Pictured: Cardinal Brady and The Vatican City State, to which he was summoned by His Holiness Pope Benedictus



  1. In a real world, he would not only be fired by the Pope but would be looking at legal action by the State. Also, as a supposed "man of God" he would be bound by his concience to take some moral responsibility. The part of the article that claims that he said that "he did not report the allegations about the priest to the police because, he said, he was not the designated person to do so" can in my mind be compared to Nazi concentration camp guards who's defence for their actions was that they were following the orders of their superiors and cannot be blamed for their actions.

  2. Quite shocking. It just goes to show what happens when you let the church have undue influence over the political or judicial processes.

  3. Good points Anon:

    He has hidden a horrible and foul crime; he allowed a paedophile to go free to spend another 17 years making life a misery for girls and boys he came into contact with knowing that it wasn’t just against the law, but horribly against the law. It’s not like ‘not telling’ on a petty shop lifter.

    So yeah, he should be in the pokey for being an accessory before the fact. Of course he was a junior Canon lawyer and the church can be scary, but what I wonder is.... if he was a man of truth and love why oh why did he feel he could go on in the Church once he knew that it was into the cover up of such foul crimes.

    Mind you, I now find myself asking how anyone could possibly go to a catholic church given that we know that this was widespread... across America, Britain, Ireland, and now we hear about investigations in Germany.

    I’m not a religious person, but I completely respect other people’s religion, be it Christian, Muslim, Hindu... whatever... and I feel as an outsider, somewhat embarrassed about criticising... but this? This is too much for me to be quiet about.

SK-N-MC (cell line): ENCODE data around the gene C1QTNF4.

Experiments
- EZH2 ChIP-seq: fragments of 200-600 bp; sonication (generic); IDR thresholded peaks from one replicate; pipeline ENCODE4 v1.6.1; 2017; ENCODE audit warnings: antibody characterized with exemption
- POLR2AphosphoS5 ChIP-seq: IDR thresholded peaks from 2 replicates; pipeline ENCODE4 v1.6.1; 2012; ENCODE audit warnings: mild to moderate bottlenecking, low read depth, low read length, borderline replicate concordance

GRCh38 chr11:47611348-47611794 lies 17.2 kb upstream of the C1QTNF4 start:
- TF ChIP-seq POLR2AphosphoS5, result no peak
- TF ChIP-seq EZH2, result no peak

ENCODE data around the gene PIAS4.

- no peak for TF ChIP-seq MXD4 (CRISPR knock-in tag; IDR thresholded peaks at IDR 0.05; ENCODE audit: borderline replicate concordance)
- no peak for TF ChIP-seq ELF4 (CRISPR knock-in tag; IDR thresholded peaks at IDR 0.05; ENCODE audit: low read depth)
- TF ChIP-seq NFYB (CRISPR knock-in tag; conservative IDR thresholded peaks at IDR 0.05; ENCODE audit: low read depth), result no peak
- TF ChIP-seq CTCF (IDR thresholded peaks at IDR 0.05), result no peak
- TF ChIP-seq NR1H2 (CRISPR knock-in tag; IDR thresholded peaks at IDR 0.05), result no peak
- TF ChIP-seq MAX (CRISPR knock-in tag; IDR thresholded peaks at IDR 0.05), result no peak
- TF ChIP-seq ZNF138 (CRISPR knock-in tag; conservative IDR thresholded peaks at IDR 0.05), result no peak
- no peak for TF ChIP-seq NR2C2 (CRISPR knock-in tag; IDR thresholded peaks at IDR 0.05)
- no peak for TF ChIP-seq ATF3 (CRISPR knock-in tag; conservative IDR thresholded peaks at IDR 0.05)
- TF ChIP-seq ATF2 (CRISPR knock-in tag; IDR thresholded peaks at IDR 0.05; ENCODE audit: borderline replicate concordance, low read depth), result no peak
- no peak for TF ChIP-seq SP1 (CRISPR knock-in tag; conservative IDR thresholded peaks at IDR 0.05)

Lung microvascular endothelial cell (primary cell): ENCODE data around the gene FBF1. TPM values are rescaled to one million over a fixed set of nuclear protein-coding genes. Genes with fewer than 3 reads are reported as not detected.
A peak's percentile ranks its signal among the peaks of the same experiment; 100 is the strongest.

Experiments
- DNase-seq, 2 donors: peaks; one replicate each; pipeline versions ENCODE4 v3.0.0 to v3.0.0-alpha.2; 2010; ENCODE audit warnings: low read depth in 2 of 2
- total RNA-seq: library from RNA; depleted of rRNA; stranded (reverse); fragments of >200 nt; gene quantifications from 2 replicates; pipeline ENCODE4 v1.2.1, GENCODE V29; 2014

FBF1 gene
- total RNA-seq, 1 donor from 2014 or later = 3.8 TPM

4. Yes Munguin. But it's a pretty fundamental question ... There's a lot of fuss being made about the possibility of Sharia Courts in the UK... or more correctly in England, as the legal jurisdictions are quite separate. But should we not also be looking into these Canonical Courts that the Church is allowed to have, and over which ultimately the power is in the hands of a ruler of a tiny state set in the middle of the Italian capital.

  5. At least we can comfort oorsels wi the thought that he'll no be goin to heaven.

    Neither will i but only cos it doesnae exist. He probably still kids himsel that it does. Mibby no though, he's no that daft.

  6. I've always wondered about that Naldo.

    They truely believe that God sees everything that they do... or at least he knows about it.

    They believe too that he will judge them on the day that they die.

    And they also believe that if they are judged and found wanting they will go to hell.

    Is it that they believe that if they confess and do their penance that they will be excused; that, regardless of the crime and of how many times they have committed it, they are scot free?

    I'm beginning to see why they need a priest at the moment of death for the extreme unction thing.

    I don't want to put anyone's beliefs down, but wow...... that's weird stuff. They shouldn't be allowed to inhale...